|Naval History of Great Britain - Vol III
||Light Squadrons and Single Ships
The Phoebe had three seamen killed, or mortally wounded, and three slightly wounded ; the Heureux, 18 men killed, and 25 wounded, most of whom lost limbs. The latter was a very complete flush-decked ship, coppered and copper-fastened, highly finished, and of large dimensions, measuring 598 tons, She was therefore readily purchased for the use of the British navy, and, under the same name, became classed as a 22-gun post-ship.
On the 15th of March the British 20-gun ship Danaé, Captain Lord Proby, while watching the French fleet in Brest, became lost to the service under the following discreditable circumstances. At 9 h. 30 m. P.M., Jackson, one of the captains of the foretop, and who had been secretary to Parker in the Nore mutiny, assisted by some prisoners and a part of the crew, rushed on the quarterdeck, knocked down the master, and cut him severely over the head. They then threw him down the main hatchway, and battened down the grating, placing over it the boats, filled with shot. By this means the remainder of the crew were prevented from retaking the ship. When the mutiny broke out, all the officers, except Lord Proby, the marine-officer, and the master, were in bed. On being informed by the marine-officer of what had happened, Lord Proby attempted to get up the after hatchway, but found it already guarded by nearly 20 men. One of them cut his lordship on the head; and no possibility existed of forcing the hatchway.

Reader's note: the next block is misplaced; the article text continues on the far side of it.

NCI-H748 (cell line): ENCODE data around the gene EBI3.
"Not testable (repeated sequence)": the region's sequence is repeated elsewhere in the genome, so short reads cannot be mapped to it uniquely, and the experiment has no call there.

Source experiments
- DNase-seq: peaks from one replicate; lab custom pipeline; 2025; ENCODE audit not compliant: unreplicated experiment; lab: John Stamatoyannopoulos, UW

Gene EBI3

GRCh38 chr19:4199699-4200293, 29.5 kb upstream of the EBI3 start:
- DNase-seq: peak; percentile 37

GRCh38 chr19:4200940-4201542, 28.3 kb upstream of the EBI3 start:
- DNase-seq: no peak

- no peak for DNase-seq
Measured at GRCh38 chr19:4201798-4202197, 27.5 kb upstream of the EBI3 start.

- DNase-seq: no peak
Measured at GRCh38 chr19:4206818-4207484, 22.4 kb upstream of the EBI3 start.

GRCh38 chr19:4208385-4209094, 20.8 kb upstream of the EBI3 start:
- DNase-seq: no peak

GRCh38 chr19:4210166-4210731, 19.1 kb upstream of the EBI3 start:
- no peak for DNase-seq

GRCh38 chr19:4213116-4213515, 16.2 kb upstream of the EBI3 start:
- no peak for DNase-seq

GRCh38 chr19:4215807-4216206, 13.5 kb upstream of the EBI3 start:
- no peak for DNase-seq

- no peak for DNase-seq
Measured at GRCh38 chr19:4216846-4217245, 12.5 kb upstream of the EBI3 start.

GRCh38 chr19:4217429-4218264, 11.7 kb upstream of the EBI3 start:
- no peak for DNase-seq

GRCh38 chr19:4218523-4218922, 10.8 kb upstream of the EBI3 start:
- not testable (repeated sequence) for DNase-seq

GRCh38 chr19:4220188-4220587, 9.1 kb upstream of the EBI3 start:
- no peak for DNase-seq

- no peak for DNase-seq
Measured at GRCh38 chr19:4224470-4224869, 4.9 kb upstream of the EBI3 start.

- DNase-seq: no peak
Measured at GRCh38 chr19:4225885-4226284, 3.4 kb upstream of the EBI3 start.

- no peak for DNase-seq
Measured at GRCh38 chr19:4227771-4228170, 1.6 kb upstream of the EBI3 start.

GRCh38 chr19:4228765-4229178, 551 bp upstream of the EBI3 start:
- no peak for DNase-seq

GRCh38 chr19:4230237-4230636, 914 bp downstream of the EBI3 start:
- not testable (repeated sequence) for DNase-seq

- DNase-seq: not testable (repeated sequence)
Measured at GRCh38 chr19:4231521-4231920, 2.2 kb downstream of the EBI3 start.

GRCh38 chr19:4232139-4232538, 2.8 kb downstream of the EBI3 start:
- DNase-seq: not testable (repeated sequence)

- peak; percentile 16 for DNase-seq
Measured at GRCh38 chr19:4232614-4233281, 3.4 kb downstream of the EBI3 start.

Lord Proby and the marine-officer then contrived to muster about ten cutlasses, four muskets, and some pocket-pistols. These were distributed among the most trustworthy of about 40 men; who, when the business commenced, were asleep in their hammocks. The hope then was that the mutineers would be forced to keep the sea; but the wind unfortunately changed, and they were enabled the next morning, the 16th, to fetch under Fort Conquête in Camaret bay, where they anchored the ship. Jackson then sent the jollyboat on board the French 16-gun brig-corvette Colombe, at anchor in the bay; and which brig on the 14th, with a convoy under her charge, had been chased in by the Danaé herself. At 2 P.M. the first lieutenant of the Colombe, accompanied by a detachment of soldiers, went on board the Danaé, and asked Lord Proby to whom he surrendered. His lordship replied, " To the French nation, but not to mutineers." Both vessels then steered for Brest, where they arrived on the 17th, after having been chased during several hours by the frigates Anson and Boadicea, Captains Philip Charles Durham and Richard Goodwin Keats; who, deceived by Jackson's hoisting the horary and numerical signals, supposed the Danaé to be in chase of an enemy. Lord Proby had, however, thrown out of the cabin-window, and sunk with lead attached to it, the box containing the private signals.
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